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Wednesday, 19 September, 2001, 13:58 GMT 14:58 UK
Q&A: The Nimda virus



What is Nimda?

It is a malicious program or virus that uses many different methods to spread itself around the internet using the weaknesses of Microsoft Windows.

It can affect machines running Microsoft Windows 95, 98, Me, 2000 and NT.

It is properly called a worm because it can spread without piggybacking on other programs. Nimda rolls together many of the techniques that other viruses, such as Sircam and Code Red, used to travel around the web.

How does it spread?

The virus uses several tricks to infect machines and travel around the net, some of which are detailed below.

It can travel as an e-mail message with two parts. The first section is a message that looks blank, the second section is an attachment that carries the virus.

The subject line of infected text messages changes but is usually over 80 characters long.

Infected machines send copies of the virus to the names it scavenges from Outlook address books. Nimda also makes changes to many web content files it finds on infected PCs, so anyone else looking at those pages also downloads a copy of the worm. It also puts copies in all shared directories so anyone else using that system could become infected.

Infected PCs are also turned into scanning systems that look for web servers running vulnerable versions of Microsoft's Internet Information Server (IIS). A copy of the virus is transferred to the machine which then starts scanning machines that share the same section of net, to see if they too are vulnerable.

It also puts copies of itself in all directories it can find. This means that anyone browsing information on that server could be infected.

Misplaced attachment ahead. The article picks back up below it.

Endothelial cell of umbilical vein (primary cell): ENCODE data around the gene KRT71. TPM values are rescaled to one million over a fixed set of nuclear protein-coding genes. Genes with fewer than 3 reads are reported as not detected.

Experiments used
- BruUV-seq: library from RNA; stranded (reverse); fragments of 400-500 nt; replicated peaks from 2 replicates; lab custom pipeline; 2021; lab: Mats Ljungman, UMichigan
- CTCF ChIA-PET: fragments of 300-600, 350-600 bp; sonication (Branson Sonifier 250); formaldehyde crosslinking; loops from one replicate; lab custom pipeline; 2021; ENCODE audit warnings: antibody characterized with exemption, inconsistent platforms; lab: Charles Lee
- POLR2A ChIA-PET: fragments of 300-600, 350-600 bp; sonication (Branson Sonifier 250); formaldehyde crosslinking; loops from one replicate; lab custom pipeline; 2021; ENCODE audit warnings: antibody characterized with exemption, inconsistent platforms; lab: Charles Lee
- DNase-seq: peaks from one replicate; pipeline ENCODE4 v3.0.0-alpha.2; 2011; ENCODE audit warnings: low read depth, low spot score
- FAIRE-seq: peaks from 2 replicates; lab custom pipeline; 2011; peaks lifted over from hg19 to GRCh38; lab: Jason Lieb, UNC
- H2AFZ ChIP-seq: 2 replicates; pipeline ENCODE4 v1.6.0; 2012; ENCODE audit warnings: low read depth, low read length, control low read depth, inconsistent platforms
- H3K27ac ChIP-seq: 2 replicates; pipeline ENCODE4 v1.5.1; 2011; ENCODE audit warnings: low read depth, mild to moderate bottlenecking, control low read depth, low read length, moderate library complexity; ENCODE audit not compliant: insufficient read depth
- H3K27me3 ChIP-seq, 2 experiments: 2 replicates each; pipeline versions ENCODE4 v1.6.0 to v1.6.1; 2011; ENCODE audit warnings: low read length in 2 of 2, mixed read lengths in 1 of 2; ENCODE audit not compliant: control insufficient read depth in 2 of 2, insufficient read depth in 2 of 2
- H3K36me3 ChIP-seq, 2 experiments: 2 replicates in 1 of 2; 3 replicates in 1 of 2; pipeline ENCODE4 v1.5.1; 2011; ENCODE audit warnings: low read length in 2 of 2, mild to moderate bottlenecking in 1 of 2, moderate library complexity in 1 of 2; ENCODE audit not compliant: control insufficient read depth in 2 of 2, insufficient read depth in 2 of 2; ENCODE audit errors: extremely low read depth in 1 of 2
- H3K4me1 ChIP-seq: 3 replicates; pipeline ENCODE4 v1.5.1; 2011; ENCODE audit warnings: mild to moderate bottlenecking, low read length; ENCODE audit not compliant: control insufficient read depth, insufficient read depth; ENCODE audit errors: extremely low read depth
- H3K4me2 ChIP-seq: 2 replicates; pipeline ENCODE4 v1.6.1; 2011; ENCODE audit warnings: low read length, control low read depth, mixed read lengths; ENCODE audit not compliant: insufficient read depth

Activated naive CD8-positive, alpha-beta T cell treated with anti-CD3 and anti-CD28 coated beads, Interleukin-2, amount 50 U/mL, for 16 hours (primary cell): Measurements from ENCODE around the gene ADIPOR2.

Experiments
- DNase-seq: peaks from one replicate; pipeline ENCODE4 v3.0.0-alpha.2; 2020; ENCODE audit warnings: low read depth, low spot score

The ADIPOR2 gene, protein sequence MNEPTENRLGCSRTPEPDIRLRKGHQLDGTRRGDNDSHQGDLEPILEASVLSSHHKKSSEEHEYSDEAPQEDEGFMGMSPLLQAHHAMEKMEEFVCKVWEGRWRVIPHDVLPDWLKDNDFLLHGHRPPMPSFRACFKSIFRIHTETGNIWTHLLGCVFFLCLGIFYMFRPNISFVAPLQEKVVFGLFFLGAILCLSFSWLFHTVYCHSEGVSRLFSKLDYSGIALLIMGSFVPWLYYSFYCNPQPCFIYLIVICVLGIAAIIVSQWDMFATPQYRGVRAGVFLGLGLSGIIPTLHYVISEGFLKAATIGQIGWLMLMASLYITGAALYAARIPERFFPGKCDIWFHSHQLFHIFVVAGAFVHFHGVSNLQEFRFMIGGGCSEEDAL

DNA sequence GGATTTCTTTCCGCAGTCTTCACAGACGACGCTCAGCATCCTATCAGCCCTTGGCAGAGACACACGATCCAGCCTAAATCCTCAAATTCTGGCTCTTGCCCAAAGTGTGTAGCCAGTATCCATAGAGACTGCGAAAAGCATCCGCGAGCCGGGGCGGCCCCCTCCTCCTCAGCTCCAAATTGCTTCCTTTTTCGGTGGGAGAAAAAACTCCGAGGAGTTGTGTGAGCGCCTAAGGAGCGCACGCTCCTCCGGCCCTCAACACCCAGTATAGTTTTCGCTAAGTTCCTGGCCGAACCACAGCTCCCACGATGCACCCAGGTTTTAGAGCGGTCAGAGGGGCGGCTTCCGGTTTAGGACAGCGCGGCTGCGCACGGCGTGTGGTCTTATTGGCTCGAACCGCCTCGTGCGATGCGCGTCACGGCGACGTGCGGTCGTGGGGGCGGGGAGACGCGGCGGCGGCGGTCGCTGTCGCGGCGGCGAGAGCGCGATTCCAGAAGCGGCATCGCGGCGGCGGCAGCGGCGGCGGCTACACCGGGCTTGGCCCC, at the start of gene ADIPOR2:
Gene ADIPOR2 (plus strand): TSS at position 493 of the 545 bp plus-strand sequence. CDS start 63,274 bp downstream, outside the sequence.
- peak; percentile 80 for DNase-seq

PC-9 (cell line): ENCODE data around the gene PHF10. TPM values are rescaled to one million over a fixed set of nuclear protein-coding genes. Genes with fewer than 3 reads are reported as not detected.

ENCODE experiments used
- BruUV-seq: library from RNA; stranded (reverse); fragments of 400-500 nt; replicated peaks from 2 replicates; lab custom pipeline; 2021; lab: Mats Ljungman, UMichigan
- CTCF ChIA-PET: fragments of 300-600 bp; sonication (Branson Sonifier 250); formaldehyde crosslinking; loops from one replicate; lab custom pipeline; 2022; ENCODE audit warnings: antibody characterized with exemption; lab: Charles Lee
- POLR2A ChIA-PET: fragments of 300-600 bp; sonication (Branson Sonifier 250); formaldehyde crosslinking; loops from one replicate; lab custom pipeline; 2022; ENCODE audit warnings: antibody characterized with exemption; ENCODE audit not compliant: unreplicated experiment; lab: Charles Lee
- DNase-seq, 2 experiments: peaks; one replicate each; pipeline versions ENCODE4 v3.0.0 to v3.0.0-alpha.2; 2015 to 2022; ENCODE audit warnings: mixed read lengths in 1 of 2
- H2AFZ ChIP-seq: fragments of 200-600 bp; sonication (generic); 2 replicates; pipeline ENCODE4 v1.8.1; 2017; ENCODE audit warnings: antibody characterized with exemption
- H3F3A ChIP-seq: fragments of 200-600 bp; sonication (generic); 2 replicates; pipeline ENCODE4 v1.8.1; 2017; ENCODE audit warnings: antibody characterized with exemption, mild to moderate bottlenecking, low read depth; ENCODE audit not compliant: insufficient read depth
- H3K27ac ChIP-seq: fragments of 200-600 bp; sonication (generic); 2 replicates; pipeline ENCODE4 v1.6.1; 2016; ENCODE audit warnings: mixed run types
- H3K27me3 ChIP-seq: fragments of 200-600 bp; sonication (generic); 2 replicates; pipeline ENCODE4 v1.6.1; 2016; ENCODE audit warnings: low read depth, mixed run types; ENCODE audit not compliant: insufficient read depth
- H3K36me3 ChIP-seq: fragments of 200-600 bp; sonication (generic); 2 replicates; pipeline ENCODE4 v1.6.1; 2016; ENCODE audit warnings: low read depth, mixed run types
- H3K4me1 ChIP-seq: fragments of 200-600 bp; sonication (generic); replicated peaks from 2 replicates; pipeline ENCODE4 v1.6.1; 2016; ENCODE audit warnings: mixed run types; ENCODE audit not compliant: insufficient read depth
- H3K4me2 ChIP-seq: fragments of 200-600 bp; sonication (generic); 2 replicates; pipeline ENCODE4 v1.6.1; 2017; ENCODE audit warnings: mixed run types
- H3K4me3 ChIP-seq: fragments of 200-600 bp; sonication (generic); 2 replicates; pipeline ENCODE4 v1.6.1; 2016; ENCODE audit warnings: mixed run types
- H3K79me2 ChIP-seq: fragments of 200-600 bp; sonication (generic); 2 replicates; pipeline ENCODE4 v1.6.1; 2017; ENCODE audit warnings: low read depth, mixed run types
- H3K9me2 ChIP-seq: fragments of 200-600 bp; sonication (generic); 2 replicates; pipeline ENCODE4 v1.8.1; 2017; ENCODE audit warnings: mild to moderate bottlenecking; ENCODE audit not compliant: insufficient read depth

In a new twist the virus can also be passed on to machines that browse webpages created by an infected server. Certain versions of Internet Explorer can be made to run tasks without the knowledge or consent of a user. Nimda exploits this ability to install a copy of itself. Versions 5.01 and 5.5 of IE that do not have the Service Pack 2 installed are vulnerable.

What damage does it do?

Thankfully the Nimda Windows worm does not do any direct damage to the machines it has compromised. However, it could clog mail servers with the sheer volume of infected messages that it generates, and slow down the networks any infected machines are attached to because it aggressively looks for vulnerable machines.

System administrators could have problems freeing their machines from infection because Nimda creates so many copies of itself. It also makes changes to key Windows programs that can be tricky to clean up.

Is it widespread?

Some anti-virus companies are reporting that other viruses, such as Sircam, are currently being found in larger numbers than Nimda. This could be because Nimda has so many ways to propagate that it doesn't have to rely on e-mail - before now one of the best ways to judge the virulence of a virus.

However, the numbers of Nimda viruses being sent as e-mail attachments may not give a true picture of its virulence. The virus favours copying itself to machines on networks close to those it has infected and its worst effects are likely to be the amount of net traffic, rather than e-mail, it generates.

What can I do about it?

If you receive a blank e-mail message with a long, strange sounding subject line and an attachment from someone who doesn't usually send you attachments then it might well be a copy of the virus. Delete it immediately.

If you use Outlook in Windows 98 and 2000 make sure you install the security patch from Microsoft. Use an anti-virus scanner, keep it updated and perform regular checks on your machine to ensure it is infection free.

If you have been infected use programs created by anti-virus companies such as Symantec, Sophos, McAfee and Kaspersky Labs to remove the malicious program.

See also:

19 Sep 01 | Sci/Tech
Nimda virus loose online
20 Jul 01 | Sci/Tech
White House dodges web virus
02 Aug 01 | Sci/Tech
Code Red 'was never a threat'
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